Hey Presto - sez who? By Jan Needle

          When I decided to throw myself into the ebook world, I thought it would be easy. I got the impression you just got your book up into some sort of document, and pressed a few buttons, and hey presto. In fact, when I set out on this path, in October or November, I thought I’d be up and away in days.
KICKING OFF by Jan Needle
          Well – finally I’ve made it. Today my big new thriller – Kicking Off – hits the Kindle at last. It’s published simultaneously with Killing Time at Catterick, which means, sensation seekers, you can get two whole books, and nearly two hundred thousands words, for less than two quid the pair! Indeed a brave new world.
          My plan was, though, that these books would sit alongside two children’s titles, My Mate Shofiq and Albeson and the Germans, which have already had a bit of advance publicity thanks to a Radio 4 programme they were featured on. A multiple launch - and nothing, surely, could go wrong?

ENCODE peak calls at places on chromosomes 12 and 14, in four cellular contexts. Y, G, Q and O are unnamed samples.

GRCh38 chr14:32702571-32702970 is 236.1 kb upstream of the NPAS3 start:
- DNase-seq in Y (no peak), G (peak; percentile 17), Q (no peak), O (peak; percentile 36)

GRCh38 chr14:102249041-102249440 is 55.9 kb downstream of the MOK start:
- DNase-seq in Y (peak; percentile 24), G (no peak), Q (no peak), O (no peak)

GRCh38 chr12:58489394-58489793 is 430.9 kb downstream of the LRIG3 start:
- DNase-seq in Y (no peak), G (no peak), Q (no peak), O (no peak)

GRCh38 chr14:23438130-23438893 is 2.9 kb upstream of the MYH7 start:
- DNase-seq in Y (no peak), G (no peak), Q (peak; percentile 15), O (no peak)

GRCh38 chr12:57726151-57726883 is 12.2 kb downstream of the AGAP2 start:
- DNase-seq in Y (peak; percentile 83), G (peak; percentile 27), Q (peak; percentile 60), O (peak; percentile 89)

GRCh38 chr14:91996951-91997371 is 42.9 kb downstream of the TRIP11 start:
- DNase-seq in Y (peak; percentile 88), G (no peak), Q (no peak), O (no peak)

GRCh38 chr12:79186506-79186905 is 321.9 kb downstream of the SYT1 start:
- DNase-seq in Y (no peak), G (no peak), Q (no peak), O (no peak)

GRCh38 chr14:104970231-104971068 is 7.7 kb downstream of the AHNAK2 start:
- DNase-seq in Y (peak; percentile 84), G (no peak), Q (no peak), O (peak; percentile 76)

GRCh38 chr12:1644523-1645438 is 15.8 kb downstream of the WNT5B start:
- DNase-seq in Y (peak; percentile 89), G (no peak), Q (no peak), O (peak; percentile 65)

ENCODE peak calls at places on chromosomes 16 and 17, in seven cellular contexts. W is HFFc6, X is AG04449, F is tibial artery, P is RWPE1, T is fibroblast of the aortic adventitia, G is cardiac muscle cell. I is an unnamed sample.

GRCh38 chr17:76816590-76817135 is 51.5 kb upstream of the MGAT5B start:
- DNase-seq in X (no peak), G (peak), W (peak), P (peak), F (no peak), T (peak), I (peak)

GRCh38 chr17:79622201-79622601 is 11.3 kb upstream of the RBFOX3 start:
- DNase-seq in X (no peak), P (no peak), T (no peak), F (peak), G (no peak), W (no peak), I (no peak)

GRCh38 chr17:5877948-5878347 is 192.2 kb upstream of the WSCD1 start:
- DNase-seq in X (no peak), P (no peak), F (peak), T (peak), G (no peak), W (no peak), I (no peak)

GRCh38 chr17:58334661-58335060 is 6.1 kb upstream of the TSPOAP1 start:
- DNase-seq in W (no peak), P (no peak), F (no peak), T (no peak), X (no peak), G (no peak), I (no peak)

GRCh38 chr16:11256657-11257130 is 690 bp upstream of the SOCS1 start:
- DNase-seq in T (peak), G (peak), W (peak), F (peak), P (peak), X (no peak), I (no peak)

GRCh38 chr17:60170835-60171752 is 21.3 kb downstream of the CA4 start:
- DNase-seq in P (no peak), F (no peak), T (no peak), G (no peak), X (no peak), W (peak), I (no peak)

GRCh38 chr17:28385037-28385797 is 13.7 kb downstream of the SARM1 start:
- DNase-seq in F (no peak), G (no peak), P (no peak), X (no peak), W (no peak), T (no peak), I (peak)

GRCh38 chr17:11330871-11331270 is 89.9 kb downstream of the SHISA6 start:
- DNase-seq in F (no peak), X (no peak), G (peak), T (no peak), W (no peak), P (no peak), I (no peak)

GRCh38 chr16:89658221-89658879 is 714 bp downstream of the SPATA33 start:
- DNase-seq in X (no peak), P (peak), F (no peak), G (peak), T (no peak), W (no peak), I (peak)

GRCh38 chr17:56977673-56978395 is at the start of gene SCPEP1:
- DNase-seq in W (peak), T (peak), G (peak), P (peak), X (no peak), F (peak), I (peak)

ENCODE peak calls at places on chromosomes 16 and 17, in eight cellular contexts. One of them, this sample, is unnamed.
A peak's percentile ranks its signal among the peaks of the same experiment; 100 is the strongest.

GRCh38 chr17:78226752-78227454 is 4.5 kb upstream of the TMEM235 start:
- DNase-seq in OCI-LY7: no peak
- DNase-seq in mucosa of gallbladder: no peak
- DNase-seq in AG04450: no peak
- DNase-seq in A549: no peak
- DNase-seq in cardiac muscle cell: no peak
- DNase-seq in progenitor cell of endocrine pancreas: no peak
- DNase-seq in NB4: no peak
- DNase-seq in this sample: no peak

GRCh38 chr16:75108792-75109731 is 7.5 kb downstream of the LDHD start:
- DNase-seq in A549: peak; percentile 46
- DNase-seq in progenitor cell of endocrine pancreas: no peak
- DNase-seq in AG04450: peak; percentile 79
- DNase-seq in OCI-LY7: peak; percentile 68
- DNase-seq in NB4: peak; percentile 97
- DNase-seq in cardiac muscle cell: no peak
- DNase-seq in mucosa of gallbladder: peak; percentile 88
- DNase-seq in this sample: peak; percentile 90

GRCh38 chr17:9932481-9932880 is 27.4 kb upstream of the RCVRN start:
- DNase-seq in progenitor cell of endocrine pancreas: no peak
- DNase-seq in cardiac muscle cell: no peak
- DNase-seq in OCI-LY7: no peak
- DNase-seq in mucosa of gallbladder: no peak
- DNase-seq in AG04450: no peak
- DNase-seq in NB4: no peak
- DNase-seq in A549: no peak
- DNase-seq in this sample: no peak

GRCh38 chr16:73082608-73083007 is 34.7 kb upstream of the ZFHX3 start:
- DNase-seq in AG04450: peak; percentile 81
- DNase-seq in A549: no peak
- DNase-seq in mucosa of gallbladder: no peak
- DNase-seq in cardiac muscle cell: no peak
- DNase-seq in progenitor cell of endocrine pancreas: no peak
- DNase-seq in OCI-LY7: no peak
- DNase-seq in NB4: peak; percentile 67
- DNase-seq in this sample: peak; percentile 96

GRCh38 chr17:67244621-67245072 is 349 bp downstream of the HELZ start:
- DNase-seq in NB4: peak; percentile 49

Oh no? Well, a couple of nights ago, my techno-wizard son Matti Gardner forwarded an email from Kindle. Wanting, of all things, proof that I wrote Shofiq and Albeson. And it had to be documentary proof, no less!
          But what can one do in the electronic age? Even if I wrote out a document myself and signed it, how would I get it to them through the ether (or whatever medium emails zoom through)? How would they know I was me, in any case? Nobody exists, any more. Disembodiment is complete. Likewise, if I cited my appearance (appearance!) on the radio…well, what would that prove?